Latest cooling publications
Japan-based NEC and NTT Communications have developed an air cooling system which they claim slashes air conditioning power consumption in data centres.
The energy-saving system is the first to use a new low-pressure refrigerant called R1224yd, developed by Japanese manufacturer AGC and originally designed for centrifugal chillers, which in addition to being more energy-efficient is more environmentally friendly than other commonly-used refrigerants.
It was once the preserve of older-style legacy mainframe computers, and until recently was considered by many as only applicable for high performance computing (HPC) requirements.
However, liquid cooling is today becoming a serious contender for mainstream applications, especially those emerging at the edge of the network. Deployed in unmanned, remote sites where high levels of reliability and low maintenance are key considerations, edge computing environments must remain as secure and resilient as their larger counterparts.
Disruptive Live’s interview with Mark Collin, Director at Excool, from this year’s Data Centre World at the London ExCeL. Excool is a fully developed and purpose designed data center cooling product, which the company claims is the most efficient indirect economiser in the world in both terms of water and energy usage.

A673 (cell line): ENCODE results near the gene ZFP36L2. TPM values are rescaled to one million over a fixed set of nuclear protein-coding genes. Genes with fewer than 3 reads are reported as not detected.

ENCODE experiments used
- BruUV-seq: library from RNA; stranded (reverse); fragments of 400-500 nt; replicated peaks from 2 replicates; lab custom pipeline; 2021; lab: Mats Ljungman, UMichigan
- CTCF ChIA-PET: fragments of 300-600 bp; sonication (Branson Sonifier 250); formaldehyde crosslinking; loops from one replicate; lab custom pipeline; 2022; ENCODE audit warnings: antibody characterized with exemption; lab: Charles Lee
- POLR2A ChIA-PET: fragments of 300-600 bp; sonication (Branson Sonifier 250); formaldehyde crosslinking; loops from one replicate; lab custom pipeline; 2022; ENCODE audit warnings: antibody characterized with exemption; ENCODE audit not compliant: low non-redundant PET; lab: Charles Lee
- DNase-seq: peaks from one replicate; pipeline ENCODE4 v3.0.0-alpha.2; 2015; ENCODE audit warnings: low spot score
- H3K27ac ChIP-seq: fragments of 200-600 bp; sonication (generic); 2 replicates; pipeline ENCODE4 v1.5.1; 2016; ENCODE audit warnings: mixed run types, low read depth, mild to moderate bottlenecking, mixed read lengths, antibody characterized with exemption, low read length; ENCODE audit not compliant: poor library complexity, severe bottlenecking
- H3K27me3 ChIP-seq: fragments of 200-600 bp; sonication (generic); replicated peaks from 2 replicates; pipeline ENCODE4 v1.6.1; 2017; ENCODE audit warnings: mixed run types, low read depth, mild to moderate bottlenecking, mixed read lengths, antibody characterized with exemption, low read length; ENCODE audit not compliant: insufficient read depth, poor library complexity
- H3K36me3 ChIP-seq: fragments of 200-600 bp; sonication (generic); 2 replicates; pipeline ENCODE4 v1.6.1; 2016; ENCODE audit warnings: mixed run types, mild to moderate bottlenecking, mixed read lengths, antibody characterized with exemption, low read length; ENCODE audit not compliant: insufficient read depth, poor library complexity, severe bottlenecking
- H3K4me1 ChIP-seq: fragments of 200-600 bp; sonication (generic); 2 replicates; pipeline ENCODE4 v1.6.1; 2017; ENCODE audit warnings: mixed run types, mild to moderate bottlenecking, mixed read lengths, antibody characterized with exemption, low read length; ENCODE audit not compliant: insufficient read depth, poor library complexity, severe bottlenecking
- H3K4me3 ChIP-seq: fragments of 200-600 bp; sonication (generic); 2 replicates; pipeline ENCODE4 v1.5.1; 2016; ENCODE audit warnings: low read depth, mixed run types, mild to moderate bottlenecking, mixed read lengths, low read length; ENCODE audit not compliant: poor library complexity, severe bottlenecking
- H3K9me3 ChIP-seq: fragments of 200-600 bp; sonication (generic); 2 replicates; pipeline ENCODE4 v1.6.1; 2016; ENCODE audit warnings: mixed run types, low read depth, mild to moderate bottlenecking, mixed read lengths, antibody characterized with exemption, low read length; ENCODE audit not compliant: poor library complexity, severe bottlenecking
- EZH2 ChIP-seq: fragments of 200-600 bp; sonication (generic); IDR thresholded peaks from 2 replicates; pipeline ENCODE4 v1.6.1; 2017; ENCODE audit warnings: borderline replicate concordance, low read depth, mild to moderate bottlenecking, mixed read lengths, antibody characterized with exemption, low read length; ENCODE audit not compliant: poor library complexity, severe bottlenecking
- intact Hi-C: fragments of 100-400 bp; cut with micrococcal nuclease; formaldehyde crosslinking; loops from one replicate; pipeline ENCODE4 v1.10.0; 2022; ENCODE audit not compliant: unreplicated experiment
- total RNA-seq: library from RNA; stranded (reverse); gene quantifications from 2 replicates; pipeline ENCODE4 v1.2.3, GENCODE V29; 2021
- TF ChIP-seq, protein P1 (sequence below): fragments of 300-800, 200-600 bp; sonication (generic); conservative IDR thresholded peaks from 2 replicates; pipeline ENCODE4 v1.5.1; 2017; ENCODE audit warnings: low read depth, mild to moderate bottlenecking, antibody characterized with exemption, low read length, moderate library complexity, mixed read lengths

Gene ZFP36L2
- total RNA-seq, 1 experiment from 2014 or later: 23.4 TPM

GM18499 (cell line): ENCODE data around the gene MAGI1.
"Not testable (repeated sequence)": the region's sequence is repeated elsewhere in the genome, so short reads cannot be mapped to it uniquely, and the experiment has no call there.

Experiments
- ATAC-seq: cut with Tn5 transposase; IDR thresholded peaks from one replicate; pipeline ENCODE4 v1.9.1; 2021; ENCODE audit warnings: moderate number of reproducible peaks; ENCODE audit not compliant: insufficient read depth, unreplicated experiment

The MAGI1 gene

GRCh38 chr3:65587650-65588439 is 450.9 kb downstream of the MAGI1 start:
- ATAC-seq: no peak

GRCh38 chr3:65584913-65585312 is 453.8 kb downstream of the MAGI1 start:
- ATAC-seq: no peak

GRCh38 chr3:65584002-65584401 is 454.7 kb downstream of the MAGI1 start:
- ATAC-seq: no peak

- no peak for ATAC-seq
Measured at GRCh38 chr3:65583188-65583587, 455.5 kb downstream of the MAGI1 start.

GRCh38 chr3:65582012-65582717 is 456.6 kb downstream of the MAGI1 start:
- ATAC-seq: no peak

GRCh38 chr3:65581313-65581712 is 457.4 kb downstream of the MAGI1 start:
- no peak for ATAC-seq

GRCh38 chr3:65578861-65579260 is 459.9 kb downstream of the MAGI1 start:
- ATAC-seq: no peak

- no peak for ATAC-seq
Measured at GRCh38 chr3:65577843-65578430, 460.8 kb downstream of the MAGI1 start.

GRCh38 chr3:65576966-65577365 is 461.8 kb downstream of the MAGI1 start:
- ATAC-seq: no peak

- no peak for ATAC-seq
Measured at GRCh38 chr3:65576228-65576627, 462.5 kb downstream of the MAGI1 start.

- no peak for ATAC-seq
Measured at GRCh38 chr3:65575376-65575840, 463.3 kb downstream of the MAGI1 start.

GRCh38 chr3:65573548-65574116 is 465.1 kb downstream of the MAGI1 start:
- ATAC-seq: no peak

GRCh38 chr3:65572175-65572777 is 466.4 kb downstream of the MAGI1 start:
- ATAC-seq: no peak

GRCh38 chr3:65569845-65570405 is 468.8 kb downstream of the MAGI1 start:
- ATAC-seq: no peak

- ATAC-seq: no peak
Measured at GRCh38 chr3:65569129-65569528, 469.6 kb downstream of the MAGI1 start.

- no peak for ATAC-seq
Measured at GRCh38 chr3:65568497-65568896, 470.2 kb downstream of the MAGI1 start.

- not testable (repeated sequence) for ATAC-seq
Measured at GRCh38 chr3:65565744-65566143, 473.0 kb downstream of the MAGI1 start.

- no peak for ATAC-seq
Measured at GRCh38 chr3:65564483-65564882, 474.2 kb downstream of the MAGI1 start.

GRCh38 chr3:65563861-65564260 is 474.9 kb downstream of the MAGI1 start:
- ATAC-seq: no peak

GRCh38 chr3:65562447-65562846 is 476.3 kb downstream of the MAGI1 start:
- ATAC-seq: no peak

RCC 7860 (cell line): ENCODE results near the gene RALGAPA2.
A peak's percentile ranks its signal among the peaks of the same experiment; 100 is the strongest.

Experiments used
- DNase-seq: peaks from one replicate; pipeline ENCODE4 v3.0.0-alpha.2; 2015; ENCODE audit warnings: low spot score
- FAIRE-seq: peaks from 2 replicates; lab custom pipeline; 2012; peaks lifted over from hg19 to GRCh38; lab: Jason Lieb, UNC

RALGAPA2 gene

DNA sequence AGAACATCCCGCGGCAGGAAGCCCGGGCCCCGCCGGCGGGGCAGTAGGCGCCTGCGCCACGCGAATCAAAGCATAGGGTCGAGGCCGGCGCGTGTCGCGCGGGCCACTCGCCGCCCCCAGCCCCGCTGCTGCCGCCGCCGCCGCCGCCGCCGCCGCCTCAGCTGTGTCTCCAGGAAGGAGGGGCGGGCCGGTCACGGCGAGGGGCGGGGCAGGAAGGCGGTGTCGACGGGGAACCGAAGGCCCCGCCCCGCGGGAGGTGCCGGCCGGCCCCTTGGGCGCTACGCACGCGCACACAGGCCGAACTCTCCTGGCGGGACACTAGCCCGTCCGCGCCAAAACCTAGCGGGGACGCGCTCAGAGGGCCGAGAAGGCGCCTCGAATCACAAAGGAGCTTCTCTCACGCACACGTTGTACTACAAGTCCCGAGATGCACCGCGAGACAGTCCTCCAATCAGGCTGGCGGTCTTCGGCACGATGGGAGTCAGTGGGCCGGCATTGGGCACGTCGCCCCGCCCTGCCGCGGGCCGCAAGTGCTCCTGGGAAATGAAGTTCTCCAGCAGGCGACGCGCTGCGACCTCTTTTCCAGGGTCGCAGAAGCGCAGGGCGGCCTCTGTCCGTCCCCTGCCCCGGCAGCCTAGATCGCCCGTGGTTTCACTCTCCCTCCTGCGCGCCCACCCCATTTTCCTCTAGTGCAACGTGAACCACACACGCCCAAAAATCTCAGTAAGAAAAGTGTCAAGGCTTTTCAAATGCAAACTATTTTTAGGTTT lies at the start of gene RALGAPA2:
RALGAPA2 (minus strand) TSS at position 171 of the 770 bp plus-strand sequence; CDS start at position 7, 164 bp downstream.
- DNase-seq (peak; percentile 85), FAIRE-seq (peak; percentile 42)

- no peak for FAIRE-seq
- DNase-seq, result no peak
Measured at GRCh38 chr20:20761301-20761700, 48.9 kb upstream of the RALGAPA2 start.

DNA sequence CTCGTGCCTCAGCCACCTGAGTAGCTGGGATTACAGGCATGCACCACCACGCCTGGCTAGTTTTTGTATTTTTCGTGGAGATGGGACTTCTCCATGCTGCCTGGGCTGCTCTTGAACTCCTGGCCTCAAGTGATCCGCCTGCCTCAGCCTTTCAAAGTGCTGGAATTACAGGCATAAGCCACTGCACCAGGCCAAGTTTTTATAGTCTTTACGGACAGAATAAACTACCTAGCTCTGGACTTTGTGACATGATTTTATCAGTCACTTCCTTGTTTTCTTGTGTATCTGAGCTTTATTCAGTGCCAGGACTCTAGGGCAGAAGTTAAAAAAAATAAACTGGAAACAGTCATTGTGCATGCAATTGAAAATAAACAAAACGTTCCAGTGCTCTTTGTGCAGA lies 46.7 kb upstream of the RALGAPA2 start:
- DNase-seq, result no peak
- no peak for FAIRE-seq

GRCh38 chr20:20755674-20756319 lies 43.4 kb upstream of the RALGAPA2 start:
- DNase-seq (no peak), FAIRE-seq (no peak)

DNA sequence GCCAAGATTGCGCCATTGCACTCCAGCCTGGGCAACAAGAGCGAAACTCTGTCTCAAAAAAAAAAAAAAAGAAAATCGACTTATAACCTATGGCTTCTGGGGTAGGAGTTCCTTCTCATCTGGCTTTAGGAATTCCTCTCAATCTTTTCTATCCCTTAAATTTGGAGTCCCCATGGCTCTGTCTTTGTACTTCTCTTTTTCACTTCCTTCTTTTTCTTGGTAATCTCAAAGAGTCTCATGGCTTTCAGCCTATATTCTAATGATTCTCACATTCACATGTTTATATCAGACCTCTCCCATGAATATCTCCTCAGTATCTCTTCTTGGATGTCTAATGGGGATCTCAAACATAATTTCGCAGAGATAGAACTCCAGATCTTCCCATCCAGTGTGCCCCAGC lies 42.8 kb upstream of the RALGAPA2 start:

Excool is specialists in indirect evaporative cooling . Over the last decade the data centre world has changed, the demand from the market is very different now in 2020 compared to 2010 and data centres began to implement IEC into their builds. 2010 was about low energy and resultant low PUE. But generally the sites were not so large and 5MW site was considered a large site, so high-water use was not a consideration.
Energy-efficient cooling at no extra cost? It’s not too good to be true. At #DCWSG19, Peter Thomsen, Director of Building System Solutions at Armstrong Fluid Technology, explains why Armstrong’s intelligent cooling solutions are an investment – not at expense. Learn More: https://bit.ly/2qFUnyj